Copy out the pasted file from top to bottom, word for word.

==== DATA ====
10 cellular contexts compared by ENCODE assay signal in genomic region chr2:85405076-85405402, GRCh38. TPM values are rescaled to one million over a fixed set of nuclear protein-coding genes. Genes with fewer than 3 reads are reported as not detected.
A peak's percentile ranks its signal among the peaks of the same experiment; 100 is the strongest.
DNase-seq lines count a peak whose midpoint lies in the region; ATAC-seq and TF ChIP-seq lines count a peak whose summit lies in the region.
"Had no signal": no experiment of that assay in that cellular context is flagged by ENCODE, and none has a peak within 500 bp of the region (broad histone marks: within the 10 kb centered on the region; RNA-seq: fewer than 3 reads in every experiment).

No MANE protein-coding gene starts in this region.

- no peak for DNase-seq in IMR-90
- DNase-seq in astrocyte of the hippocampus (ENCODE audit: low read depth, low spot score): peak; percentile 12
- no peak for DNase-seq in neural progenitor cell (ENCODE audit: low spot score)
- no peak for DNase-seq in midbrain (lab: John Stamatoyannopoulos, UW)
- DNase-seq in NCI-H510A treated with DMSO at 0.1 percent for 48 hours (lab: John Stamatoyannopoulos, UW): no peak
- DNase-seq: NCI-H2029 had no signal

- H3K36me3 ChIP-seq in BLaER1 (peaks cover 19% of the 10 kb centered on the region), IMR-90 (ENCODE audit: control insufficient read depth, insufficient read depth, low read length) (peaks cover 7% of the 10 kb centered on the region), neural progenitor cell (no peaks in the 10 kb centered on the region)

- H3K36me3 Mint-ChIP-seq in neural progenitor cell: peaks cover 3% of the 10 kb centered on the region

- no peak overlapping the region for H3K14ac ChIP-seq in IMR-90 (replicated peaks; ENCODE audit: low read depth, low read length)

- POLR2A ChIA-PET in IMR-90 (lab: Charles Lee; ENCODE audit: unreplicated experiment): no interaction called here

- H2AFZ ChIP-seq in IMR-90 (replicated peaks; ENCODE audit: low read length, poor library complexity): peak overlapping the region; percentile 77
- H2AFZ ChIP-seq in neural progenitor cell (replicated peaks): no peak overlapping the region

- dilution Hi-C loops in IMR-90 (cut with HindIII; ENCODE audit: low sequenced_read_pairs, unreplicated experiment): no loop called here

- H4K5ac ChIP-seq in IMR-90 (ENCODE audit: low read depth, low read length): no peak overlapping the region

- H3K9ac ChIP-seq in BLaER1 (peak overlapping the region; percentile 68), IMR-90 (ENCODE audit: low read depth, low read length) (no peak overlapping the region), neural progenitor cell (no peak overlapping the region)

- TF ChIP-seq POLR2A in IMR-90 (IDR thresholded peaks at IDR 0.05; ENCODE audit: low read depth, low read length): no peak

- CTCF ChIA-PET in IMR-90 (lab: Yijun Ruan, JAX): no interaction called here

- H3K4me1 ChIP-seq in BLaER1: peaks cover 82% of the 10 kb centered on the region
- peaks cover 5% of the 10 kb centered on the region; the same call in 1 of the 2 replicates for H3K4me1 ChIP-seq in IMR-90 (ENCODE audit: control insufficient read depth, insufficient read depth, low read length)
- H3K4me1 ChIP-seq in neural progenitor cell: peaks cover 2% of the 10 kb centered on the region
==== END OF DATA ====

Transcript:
10 cellular contexts compared by ENCODE assay signal in genomic region chr2:85405076-85405402, GRCh38. TPM values are rescaled to one million over a fixed set of nuclear protein-coding genes. Genes with fewer than 3 reads are reported as not detected.
A peak's percentile ranks its signal among the peaks of the same experiment; 100 is the strongest.
DNase-seq lines count a peak whose midpoint lies in the region; ATAC-seq and TF ChIP-seq lines count a peak whose summit lies in the region.
"Had no signal": no experiment of that assay in that cellular context is flagged by ENCODE, and none has a peak within 500 bp of the region (broad histone marks: within the 10 kb centered on the region; RNA-seq: fewer than 3 reads in every experiment).

No MANE protein-coding gene starts in this region.

- no peak for DNase-seq in IMR-90
- DNase-seq in astrocyte of the hippocampus (ENCODE audit: low read depth, low spot score): peak; percentile 12
- no peak for DNase-seq in neural progenitor cell (ENCODE audit: low spot score)
- no peak for DNase-seq in midbrain (lab: John Stamatoyannopoulos, UW)
- DNase-seq in NCI-H510A treated with DMSO at 0.1 percent for 48 hours (lab: John Stamatoyannopoulos, UW): no peak
- DNase-seq: NCI-H2029 had no signal

- H3K36me3 ChIP-seq in BLaER1 (peaks cover 19% of the 10 kb centered on the region), IMR-90 (ENCODE audit: control insufficient read depth, insufficient read depth, low read length) (peaks cover 7% of the 10 kb centered on the region), neural progenitor cell (no peaks in the 10 kb centered on the region)

- H3K36me3 Mint-ChIP-seq in neural progenitor cell: peaks cover 3% of the 10 kb centered on the region

- no peak overlapping the region for H3K14ac ChIP-seq in IMR-90 (replicated peaks; ENCODE audit: low read depth, low read length)

- POLR2A ChIA-PET in IMR-90 (lab: Charles Lee; ENCODE audit: unreplicated experiment): no interaction called here

- H2AFZ ChIP-seq in IMR-90 (replicated peaks; ENCODE audit: low read length, poor library complexity): peak overlapping the region; percentile 77
- H2AFZ ChIP-seq in neural progenitor cell (replicated peaks): no peak overlapping the region

- dilution Hi-C loops in IMR-90 (cut with HindIII; ENCODE audit: low sequenced_read_pairs, unreplicated experiment): no loop called here

- H4K5ac ChIP-seq in IMR-90 (ENCODE audit: low read depth, low read length): no peak overlapping the region

- H3K9ac ChIP-seq in BLaER1 (peak overlapping the region; percentile 68), IMR-90 (ENCODE audit: low read depth, low read length) (no peak overlapping the region), neural progenitor cell (no peak overlapping the region)

- TF ChIP-seq POLR2A in IMR-90 (IDR thresholded peaks at IDR 0.05; ENCODE audit: low read depth, low read length): no peak

- CTCF ChIA-PET in IMR-90 (lab: Yijun Ruan, JAX): no interaction called here

- H3K4me1 ChIP-seq in BLaER1: peaks cover 82% of the 10 kb centered on the region
- peaks cover 5% of the 10 kb centered on the region; the same call in 1 of the 2 replicates for H3K4me1 ChIP-seq in IMR-90 (ENCODE audit: control insufficient read depth, insufficient read depth, low read length)
- H3K4me1 ChIP-seq in neural progenitor cell: peaks cover 2% of the 10 kb centered on the region